State lawmakers approved a bill yesterday that would call for a study of making general statutes "gender neutral." Not sure what needs to be studied about this -- perhaps the cost of substituting "him or her," or better yet "her or him," in all state documents?
A far more "inclusive" option, however, would be to replace every instance of "him" with "him/her/it/she-man/he-woman/no gender/an undefined gender/anything else we left out purely by accident and not because we are sexist homophobes."
Doing so would satisfy everyone and prevent any costly lawsuits for the state.
Republican legislators used their regular weekly news conference to criticize their Democratic counterparts for continuing to haggle over the types of tax increases they plan to impose on North Carolinians.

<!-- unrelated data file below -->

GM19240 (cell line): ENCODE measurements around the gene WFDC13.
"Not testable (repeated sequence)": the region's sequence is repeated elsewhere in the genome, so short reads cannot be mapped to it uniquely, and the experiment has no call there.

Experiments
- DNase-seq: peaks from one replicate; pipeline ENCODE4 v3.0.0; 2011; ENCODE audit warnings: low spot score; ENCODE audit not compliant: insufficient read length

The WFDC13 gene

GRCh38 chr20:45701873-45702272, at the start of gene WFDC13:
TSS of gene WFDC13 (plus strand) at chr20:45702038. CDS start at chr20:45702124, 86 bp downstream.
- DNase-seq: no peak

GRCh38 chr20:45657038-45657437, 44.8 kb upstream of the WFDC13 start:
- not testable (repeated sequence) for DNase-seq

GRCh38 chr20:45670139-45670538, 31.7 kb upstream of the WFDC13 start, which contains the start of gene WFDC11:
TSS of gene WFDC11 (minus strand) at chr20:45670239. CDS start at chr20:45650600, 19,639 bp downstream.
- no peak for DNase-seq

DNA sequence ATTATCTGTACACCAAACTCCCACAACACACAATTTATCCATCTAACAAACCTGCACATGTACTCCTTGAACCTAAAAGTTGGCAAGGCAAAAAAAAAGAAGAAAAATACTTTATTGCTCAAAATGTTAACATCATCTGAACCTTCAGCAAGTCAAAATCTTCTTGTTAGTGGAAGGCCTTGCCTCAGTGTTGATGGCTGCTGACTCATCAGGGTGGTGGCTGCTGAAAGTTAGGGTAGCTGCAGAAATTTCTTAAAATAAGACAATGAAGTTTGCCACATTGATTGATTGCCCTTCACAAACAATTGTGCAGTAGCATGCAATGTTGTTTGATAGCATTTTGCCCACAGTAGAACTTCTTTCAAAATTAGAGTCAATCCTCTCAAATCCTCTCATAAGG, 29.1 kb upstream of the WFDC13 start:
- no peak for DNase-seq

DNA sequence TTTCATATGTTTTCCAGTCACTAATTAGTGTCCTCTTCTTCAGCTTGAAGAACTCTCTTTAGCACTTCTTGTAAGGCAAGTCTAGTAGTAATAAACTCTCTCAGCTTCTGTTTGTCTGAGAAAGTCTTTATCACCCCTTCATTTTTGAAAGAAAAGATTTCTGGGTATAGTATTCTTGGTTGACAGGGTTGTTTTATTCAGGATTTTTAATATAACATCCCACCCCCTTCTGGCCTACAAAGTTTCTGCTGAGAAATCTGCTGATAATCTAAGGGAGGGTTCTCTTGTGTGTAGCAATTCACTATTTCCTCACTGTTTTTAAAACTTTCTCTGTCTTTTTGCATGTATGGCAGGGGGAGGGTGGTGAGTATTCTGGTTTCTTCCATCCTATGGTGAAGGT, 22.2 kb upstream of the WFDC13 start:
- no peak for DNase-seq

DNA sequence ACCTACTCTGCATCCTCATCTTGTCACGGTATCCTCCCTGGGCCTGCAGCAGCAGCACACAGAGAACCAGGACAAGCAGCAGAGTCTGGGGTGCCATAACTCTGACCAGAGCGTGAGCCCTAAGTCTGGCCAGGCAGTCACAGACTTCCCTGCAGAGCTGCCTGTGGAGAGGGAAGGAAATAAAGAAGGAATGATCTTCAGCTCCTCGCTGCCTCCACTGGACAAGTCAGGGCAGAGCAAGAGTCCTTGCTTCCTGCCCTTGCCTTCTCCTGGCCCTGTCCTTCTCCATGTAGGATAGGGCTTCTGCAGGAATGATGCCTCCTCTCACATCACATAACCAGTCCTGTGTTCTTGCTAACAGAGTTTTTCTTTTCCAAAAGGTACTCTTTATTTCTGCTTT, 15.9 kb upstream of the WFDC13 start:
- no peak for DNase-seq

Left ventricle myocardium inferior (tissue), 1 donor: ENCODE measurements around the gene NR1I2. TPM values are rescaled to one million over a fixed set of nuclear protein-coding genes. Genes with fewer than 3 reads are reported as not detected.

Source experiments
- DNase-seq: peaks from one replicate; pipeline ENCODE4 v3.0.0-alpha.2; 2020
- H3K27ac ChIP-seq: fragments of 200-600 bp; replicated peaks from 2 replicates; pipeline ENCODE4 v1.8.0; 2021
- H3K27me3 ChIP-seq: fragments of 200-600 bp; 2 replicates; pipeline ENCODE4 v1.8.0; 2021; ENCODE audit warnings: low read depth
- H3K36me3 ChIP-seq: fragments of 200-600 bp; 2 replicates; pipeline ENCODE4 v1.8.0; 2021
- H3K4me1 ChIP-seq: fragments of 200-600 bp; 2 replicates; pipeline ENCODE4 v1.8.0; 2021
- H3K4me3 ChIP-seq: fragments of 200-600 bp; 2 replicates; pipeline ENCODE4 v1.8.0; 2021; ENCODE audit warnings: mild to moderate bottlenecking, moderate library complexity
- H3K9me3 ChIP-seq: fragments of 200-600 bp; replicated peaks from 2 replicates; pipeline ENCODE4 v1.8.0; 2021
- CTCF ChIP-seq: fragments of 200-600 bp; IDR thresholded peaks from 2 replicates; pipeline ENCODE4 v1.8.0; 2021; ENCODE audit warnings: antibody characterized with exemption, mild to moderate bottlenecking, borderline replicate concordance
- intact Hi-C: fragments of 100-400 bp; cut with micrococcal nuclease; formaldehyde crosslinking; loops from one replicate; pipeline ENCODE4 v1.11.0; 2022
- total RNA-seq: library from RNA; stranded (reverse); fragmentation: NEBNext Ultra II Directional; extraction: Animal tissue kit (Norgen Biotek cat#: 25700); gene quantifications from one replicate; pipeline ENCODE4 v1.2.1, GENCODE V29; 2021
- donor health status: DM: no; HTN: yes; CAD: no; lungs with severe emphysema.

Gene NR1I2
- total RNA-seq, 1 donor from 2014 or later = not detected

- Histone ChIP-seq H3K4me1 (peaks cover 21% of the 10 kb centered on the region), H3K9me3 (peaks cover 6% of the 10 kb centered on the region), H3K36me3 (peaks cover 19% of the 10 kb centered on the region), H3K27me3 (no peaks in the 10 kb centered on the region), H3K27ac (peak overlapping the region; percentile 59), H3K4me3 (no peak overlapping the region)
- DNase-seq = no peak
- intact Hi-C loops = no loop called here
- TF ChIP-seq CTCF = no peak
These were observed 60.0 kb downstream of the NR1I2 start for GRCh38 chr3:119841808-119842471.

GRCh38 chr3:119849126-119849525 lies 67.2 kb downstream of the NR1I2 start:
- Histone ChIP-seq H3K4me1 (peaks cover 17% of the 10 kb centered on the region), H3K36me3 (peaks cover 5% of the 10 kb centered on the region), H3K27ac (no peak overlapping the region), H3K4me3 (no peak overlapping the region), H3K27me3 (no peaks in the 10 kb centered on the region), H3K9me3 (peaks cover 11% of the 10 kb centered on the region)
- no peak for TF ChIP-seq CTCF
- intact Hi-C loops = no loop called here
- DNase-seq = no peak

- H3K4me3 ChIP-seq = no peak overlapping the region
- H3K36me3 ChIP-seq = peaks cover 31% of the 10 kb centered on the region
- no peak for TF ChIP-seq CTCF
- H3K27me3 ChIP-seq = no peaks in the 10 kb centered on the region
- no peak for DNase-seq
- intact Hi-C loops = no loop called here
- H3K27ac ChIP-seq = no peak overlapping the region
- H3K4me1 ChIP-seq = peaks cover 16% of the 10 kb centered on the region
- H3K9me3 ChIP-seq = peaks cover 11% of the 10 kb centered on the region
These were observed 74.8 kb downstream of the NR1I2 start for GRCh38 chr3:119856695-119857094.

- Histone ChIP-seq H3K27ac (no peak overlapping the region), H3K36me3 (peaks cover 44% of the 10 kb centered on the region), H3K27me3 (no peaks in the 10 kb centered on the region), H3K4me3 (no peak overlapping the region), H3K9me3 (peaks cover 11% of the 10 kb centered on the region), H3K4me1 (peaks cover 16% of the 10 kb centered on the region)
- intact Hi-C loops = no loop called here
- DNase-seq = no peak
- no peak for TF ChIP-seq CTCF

Senate Minority Leader Phil Berger, R-Rockingham, also unveiled a letter he's sent to Gov. Beverly Perdue that challenges her to a series of five budget debates over the next two weeks.
Click play below to watch the 14:23 news conference.
Just when you thought your money was safe from political campaigns….Senate Bill 20, Voter-Owned Election for Treasurer is on today’s Senate calendar. If taxpayer funded elections were a bad, very bad idea for municipal candidates, paying for council of state races can’t be any better. And consideration of using taxpayer money for politician’s campaigns while claiming there is no money for mental health, (while wasting millions) no money for teachers, and a bulging deficit seems insulting at best. And do we really want the person in charge of all the state's money to start out on the public dole?